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Fresh gas flow refers to the mixture of medical gases and volatile anaesthetic agents which is produced by an anaesthetic machine. The flow rate and composition of the fresh gas flow is determined by the anaesthetist.

Typically the fresh gas flow emerges from the common gas outlet, a specific outlet on the anaesthetic machine to which the breathing attachment is then connected.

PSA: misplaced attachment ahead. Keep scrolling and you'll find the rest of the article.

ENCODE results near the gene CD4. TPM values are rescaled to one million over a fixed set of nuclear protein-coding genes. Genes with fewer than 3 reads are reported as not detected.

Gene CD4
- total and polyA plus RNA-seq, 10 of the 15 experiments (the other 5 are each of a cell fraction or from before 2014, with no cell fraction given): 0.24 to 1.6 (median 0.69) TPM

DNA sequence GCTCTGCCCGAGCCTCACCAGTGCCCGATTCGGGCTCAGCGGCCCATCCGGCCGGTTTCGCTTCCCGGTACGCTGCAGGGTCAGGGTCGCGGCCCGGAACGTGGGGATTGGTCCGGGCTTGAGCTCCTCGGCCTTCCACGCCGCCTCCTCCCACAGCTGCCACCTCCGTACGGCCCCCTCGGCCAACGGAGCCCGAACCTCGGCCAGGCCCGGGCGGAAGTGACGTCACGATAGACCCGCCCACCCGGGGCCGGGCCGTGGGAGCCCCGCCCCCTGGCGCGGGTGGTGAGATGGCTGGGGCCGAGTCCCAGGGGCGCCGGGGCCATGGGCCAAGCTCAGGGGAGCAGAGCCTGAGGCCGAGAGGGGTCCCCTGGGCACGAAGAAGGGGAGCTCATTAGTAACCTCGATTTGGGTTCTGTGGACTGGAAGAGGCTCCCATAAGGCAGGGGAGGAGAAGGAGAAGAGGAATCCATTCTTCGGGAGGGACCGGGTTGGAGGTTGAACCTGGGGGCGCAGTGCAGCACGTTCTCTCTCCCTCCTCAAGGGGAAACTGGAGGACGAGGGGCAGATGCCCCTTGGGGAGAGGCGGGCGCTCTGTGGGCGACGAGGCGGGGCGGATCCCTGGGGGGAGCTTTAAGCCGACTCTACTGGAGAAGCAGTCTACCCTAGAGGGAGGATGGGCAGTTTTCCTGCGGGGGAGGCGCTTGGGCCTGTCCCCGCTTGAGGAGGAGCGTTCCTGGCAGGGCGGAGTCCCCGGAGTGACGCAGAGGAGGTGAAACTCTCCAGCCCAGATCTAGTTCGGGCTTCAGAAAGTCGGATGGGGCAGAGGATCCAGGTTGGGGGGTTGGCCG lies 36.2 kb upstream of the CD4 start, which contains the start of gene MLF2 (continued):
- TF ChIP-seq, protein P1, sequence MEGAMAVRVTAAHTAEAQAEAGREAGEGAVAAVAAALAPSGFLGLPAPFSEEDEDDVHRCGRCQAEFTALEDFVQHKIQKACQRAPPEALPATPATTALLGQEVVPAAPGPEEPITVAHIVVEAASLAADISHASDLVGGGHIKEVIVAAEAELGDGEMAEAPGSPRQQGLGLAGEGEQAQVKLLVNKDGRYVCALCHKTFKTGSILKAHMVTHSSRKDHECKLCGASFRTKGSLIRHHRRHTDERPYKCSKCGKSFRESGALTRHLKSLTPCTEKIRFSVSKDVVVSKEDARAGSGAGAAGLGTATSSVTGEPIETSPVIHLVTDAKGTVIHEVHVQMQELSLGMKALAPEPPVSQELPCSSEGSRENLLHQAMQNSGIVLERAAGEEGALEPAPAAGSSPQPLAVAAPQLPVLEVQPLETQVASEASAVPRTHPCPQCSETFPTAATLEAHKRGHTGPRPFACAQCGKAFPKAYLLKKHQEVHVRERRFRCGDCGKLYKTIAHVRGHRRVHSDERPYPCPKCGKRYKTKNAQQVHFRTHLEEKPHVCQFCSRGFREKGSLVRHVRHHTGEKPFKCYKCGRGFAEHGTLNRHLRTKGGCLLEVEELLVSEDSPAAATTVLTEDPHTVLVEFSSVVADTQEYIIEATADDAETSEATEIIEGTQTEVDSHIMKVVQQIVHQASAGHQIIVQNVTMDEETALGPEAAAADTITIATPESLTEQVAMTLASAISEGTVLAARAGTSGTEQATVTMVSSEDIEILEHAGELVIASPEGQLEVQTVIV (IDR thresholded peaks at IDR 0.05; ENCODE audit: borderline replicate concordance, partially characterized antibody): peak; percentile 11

Some older forms of breathing attachment, such as the Magill attachment, require high fresh gas flows (e.g. 7 litres/min) to prevent the patient from rebreathing their own expired carbon dioxide. More modern systems, e.g. the circle breathing attachment, use soda lime to absorb carbon dioxide, so that expired gas becomes suitable to re-use. With a very efficient circle system, the fresh gas flow may be reduced to the patient's minimum oxygen requirements (e.g. 250ml/min), plus a little volatile.

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